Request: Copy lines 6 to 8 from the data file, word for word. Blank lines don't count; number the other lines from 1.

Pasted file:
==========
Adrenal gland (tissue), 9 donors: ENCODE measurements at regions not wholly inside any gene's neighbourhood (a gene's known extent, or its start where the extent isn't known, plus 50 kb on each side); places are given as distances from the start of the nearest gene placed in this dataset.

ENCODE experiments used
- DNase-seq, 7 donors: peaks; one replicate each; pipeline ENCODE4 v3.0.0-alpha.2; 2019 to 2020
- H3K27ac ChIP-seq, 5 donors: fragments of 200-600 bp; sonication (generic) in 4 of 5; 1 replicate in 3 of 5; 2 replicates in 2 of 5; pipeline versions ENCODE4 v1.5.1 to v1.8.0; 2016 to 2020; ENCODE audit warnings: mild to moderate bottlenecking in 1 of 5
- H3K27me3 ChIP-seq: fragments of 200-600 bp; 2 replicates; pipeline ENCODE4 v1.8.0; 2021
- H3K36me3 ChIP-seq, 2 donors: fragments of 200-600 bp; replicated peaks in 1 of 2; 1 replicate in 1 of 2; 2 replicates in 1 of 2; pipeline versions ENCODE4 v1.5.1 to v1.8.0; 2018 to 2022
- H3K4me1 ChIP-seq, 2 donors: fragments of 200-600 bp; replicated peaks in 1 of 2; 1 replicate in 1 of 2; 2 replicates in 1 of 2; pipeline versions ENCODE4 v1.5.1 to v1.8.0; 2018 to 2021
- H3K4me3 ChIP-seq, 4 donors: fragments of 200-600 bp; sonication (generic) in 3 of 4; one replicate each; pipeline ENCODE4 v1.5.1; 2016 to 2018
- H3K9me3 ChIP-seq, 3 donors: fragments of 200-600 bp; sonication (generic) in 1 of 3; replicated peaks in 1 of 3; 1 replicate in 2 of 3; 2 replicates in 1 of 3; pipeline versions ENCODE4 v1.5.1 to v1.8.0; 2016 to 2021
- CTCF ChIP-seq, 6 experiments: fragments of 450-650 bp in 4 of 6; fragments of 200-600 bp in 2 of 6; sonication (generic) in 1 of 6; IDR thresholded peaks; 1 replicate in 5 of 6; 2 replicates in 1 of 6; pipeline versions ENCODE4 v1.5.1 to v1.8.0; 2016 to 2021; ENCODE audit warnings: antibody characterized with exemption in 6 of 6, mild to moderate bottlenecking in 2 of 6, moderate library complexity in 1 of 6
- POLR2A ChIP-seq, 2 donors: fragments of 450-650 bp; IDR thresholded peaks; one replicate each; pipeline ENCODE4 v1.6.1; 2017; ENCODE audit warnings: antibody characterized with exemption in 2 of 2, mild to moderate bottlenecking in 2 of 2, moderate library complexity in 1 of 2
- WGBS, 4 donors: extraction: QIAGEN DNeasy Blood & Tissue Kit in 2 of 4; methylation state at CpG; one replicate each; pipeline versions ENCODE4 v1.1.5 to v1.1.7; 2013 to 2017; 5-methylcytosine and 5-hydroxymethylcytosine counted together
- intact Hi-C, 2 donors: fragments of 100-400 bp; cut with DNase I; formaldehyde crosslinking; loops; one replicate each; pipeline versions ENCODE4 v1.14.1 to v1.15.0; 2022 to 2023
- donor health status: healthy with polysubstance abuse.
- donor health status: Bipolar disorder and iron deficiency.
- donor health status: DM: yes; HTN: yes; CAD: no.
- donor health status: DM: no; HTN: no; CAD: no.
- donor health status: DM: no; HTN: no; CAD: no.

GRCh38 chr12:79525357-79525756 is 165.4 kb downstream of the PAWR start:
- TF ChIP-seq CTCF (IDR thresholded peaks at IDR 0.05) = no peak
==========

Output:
- H3K36me3 ChIP-seq, 2 donors: fragments of 200-600 bp; replicated peaks in 1 of 2; 1 replicate in 1 of 2; 2 replicates in 1 of 2; pipeline versions ENCODE4 v1.5.1 to v1.8.0; 2018 to 2022
- H3K4me1 ChIP-seq, 2 donors: fragments of 200-600 bp; replicated peaks in 1 of 2; 1 replicate in 1 of 2; 2 replicates in 1 of 2; pipeline versions ENCODE4 v1.5.1 to v1.8.0; 2018 to 2021
- H3K4me3 ChIP-seq, 4 donors: fragments of 200-600 bp; sonication (generic) in 3 of 4; one replicate each; pipeline ENCODE4 v1.5.1; 2016 to 2018